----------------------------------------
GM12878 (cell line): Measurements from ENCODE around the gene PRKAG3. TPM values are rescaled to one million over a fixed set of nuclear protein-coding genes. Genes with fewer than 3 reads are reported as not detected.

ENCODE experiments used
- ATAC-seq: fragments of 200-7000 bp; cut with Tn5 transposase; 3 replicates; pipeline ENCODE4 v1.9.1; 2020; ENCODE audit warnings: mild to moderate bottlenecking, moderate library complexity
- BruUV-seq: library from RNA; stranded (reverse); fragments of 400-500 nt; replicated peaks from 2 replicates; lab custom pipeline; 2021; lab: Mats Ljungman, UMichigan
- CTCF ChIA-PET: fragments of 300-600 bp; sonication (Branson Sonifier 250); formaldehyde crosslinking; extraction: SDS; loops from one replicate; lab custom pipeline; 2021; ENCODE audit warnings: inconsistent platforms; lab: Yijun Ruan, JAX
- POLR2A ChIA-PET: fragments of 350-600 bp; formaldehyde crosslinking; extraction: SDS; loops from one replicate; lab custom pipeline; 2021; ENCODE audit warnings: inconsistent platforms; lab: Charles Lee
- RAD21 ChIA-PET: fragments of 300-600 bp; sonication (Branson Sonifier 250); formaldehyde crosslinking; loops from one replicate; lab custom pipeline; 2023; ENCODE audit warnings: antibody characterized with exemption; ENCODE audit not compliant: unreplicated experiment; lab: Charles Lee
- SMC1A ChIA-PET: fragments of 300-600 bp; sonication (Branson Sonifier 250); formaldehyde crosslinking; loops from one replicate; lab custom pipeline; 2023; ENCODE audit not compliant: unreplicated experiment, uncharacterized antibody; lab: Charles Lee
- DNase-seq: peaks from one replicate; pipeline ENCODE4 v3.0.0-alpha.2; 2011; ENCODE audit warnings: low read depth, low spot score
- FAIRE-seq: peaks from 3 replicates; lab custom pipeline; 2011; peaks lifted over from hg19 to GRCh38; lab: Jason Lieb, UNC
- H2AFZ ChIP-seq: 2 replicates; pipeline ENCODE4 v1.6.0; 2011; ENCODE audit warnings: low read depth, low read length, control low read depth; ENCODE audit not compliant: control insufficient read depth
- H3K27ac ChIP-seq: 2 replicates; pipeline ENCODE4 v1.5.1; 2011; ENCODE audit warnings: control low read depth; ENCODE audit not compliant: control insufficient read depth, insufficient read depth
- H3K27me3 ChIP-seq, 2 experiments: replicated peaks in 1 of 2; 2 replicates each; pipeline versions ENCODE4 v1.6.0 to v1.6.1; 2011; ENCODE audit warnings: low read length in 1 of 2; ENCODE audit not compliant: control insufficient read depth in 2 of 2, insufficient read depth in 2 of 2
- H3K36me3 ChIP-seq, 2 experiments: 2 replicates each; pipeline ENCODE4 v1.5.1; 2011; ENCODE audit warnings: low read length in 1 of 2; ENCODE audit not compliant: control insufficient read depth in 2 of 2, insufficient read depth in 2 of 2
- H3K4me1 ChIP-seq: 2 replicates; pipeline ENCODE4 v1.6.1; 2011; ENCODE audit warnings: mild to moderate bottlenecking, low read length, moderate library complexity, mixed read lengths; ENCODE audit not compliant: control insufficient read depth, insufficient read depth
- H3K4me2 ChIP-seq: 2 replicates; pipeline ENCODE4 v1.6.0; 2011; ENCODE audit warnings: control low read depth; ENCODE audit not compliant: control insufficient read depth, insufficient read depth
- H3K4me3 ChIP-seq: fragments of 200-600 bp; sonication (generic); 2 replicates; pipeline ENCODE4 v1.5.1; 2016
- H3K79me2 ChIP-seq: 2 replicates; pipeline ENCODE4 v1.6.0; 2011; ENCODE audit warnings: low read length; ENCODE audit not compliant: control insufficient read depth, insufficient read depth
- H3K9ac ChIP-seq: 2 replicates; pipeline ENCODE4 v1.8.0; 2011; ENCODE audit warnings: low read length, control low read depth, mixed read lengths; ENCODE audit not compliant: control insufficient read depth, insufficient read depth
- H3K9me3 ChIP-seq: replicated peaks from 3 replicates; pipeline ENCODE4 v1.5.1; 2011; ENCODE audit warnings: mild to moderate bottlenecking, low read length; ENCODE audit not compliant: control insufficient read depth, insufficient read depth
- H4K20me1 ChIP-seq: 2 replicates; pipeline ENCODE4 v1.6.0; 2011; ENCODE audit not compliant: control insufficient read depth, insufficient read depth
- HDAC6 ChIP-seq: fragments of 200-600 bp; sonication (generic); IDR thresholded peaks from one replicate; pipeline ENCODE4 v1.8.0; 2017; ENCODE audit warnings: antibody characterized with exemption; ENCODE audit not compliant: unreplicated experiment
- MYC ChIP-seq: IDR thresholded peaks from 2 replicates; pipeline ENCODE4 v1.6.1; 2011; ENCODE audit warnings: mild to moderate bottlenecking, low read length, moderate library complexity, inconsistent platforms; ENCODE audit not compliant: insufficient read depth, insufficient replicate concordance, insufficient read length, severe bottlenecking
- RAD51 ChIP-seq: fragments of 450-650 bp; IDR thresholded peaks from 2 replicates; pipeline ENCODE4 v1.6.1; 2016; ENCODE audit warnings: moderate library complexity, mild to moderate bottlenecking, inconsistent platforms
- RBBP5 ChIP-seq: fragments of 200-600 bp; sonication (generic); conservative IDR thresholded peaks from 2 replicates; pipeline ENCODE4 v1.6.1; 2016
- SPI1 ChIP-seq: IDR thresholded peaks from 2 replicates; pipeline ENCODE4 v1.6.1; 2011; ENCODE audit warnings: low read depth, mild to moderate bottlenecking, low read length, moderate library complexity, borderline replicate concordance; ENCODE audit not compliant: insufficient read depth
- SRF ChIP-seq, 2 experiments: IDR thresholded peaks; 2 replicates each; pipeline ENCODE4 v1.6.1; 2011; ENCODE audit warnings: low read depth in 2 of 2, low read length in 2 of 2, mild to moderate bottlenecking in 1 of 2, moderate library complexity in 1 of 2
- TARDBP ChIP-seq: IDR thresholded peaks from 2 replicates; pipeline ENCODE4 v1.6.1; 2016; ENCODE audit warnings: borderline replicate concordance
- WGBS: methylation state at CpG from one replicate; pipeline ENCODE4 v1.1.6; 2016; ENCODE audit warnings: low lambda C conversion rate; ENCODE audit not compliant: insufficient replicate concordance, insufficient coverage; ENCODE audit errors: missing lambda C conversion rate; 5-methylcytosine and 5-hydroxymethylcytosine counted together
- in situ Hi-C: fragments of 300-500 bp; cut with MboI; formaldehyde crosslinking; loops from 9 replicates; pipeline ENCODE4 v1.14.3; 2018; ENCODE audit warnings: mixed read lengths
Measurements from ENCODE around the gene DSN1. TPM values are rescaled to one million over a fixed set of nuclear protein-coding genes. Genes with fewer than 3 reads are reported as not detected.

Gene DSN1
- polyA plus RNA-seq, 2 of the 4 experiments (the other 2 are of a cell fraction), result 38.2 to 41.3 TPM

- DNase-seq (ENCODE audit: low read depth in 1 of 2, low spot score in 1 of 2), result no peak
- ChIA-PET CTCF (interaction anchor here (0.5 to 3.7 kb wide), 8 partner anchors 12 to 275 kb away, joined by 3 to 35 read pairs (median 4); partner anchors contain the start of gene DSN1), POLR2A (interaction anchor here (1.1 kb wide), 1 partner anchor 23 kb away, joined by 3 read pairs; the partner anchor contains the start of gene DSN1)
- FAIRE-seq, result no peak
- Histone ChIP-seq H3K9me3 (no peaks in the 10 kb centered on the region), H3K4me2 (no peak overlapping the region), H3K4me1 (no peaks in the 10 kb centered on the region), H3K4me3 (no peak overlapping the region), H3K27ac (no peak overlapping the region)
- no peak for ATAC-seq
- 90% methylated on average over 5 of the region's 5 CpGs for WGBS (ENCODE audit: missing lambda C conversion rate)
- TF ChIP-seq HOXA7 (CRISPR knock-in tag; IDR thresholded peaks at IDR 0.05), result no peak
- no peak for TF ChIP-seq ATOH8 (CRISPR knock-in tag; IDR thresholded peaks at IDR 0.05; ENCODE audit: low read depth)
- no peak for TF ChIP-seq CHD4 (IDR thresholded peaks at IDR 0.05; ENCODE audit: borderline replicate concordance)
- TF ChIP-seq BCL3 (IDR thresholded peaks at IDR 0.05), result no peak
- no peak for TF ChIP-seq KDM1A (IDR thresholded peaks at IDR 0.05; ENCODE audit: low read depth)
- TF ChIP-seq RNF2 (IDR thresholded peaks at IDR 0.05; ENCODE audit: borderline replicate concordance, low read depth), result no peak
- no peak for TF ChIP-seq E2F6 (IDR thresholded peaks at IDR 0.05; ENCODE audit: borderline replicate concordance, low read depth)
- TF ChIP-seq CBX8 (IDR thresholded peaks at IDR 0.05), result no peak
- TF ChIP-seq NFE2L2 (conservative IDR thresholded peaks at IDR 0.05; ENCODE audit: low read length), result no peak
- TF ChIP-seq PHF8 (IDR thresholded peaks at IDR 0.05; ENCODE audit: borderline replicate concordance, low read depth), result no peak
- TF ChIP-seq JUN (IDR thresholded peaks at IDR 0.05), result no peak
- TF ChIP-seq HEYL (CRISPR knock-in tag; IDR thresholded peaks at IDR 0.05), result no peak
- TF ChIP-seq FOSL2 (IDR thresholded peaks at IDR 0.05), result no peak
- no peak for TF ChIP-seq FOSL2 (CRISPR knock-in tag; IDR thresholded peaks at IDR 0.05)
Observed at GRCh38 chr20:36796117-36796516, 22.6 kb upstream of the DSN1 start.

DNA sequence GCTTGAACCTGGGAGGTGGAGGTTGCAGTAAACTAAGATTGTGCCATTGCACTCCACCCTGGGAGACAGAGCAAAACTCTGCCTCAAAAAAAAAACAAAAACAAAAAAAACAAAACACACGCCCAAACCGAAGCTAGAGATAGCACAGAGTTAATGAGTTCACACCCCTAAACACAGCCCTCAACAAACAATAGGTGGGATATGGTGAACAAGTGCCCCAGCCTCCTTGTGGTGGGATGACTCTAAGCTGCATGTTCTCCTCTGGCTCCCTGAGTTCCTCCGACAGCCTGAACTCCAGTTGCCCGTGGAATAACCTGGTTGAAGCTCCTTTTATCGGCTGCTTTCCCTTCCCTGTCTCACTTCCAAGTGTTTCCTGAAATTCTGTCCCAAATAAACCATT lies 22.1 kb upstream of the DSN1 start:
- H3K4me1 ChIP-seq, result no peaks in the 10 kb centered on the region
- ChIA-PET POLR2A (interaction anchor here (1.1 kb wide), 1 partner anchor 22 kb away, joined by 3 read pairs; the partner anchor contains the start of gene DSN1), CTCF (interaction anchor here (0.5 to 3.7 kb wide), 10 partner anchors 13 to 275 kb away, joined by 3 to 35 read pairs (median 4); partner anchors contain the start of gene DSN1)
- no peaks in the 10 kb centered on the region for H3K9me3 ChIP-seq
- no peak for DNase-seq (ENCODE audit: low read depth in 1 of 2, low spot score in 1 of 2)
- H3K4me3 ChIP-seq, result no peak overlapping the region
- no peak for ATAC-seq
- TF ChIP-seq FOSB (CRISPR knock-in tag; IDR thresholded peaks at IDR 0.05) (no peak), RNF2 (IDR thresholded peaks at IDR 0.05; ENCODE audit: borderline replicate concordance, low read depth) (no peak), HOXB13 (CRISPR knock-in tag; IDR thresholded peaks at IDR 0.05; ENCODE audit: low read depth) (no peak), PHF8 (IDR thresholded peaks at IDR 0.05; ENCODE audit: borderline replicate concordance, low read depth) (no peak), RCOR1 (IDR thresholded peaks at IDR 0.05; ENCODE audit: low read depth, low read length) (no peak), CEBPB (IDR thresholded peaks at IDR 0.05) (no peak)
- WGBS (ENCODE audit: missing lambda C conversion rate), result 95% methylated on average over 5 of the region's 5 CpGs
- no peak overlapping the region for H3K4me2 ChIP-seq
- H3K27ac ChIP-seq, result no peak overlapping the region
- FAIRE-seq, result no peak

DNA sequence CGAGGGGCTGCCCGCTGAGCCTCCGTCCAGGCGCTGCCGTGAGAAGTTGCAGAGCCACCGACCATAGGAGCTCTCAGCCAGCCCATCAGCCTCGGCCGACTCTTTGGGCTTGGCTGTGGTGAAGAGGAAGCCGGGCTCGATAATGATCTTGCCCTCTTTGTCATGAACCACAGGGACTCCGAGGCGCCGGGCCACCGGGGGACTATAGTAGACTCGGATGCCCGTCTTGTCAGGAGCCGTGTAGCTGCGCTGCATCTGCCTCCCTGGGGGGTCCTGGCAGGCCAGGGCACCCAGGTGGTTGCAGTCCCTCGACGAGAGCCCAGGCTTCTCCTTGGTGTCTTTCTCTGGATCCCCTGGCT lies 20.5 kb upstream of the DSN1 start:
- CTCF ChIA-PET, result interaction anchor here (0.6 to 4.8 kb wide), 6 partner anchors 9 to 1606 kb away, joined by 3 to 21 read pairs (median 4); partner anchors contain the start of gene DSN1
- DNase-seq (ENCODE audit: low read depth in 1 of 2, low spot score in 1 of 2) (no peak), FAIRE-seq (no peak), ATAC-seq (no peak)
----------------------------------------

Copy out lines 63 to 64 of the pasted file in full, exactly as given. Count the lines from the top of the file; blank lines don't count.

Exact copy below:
- WGBS (ENCODE audit: missing lambda C conversion rate), result 95% methylated on average over 5 of the region's 5 CpGs
- no peak overlapping the region for H3K4me2 ChIP-seq